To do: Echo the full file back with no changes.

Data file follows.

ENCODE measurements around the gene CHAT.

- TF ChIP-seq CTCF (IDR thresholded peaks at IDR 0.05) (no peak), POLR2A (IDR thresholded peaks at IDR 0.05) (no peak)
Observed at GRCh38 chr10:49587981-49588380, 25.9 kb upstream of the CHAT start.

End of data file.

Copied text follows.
ENCODE measurements around the gene CHAT.

- TF ChIP-seq CTCF (IDR thresholded peaks at IDR 0.05) (no peak), POLR2A (IDR thresholded peaks at IDR 0.05) (no peak)
Observed at GRCh38 chr10:49587981-49588380, 25.9 kb upstream of the CHAT start.